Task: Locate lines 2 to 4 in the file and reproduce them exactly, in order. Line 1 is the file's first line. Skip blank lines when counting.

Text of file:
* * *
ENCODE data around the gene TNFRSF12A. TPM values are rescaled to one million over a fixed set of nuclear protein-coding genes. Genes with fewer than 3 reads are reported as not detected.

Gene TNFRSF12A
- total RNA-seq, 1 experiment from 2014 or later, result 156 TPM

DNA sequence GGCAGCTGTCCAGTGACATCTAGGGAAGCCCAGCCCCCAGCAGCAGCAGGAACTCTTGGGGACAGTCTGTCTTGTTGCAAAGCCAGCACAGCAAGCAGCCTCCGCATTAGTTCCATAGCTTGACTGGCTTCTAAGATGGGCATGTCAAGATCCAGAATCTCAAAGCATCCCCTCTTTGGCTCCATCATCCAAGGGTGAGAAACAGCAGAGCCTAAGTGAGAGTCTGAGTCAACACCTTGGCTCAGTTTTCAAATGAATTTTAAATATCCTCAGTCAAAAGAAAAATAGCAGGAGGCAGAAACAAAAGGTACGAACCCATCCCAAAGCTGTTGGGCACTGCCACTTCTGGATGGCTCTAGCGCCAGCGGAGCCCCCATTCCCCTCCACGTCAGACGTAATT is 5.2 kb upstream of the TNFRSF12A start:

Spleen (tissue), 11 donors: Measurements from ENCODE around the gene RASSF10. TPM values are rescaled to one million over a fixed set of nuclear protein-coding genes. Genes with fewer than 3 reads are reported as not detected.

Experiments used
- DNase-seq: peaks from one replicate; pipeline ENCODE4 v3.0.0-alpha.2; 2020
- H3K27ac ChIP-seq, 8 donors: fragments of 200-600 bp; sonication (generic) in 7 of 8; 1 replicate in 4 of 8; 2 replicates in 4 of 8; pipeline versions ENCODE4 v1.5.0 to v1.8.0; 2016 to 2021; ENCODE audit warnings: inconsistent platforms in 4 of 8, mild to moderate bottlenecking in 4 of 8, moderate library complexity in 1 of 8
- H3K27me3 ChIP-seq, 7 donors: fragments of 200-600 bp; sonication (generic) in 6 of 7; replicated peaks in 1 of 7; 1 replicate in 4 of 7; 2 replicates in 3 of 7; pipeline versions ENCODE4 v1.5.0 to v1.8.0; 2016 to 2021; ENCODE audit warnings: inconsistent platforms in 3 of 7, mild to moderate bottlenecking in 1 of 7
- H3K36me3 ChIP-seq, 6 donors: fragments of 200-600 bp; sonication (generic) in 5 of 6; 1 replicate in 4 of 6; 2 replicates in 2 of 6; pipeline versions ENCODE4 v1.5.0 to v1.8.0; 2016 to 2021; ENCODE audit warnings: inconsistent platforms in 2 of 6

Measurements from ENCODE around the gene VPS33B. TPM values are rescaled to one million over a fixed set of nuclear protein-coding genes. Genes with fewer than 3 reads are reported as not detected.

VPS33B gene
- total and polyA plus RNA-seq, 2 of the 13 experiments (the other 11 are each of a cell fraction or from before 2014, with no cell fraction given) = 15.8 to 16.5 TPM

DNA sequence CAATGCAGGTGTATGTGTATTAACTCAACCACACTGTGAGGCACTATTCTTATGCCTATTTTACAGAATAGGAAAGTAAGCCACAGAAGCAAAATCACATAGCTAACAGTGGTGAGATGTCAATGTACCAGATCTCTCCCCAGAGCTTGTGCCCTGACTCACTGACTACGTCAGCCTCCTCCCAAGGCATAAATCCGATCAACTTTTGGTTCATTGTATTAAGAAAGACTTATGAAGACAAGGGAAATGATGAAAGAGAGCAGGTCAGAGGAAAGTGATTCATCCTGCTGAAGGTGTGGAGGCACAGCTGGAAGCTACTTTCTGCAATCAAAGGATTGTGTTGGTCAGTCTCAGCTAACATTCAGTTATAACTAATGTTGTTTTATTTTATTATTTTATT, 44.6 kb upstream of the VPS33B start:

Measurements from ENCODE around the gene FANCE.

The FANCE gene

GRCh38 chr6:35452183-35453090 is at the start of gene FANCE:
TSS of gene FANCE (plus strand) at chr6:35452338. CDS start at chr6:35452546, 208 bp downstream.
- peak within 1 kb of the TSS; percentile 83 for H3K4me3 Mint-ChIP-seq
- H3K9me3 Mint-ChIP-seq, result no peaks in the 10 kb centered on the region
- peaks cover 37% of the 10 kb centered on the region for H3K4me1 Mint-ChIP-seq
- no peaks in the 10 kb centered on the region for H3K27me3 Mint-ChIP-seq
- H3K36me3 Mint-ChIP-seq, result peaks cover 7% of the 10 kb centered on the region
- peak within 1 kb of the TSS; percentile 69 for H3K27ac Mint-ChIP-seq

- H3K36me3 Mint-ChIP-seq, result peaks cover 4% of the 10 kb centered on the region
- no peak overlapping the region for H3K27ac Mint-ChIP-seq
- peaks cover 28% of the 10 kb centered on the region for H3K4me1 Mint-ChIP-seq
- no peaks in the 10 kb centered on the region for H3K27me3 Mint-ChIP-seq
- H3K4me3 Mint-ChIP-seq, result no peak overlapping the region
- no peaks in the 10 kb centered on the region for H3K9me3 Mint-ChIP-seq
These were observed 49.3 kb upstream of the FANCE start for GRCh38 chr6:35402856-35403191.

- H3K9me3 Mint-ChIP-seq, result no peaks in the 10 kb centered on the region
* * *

Gene TNFRSF12A
- total RNA-seq, 1 experiment from 2014 or later, result 156 TPM

DNA sequence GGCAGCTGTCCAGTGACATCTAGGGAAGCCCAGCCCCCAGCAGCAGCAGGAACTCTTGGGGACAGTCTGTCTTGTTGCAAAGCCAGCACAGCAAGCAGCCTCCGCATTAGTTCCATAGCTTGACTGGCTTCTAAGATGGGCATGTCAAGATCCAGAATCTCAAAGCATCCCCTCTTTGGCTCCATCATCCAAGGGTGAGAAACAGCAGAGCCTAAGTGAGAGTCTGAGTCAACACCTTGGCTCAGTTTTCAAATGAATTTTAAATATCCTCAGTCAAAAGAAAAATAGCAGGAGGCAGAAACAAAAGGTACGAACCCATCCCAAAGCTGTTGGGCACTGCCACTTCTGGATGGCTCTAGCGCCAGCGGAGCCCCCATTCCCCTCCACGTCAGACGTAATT is 5.2 kb upstream of the TNFRSF12A start: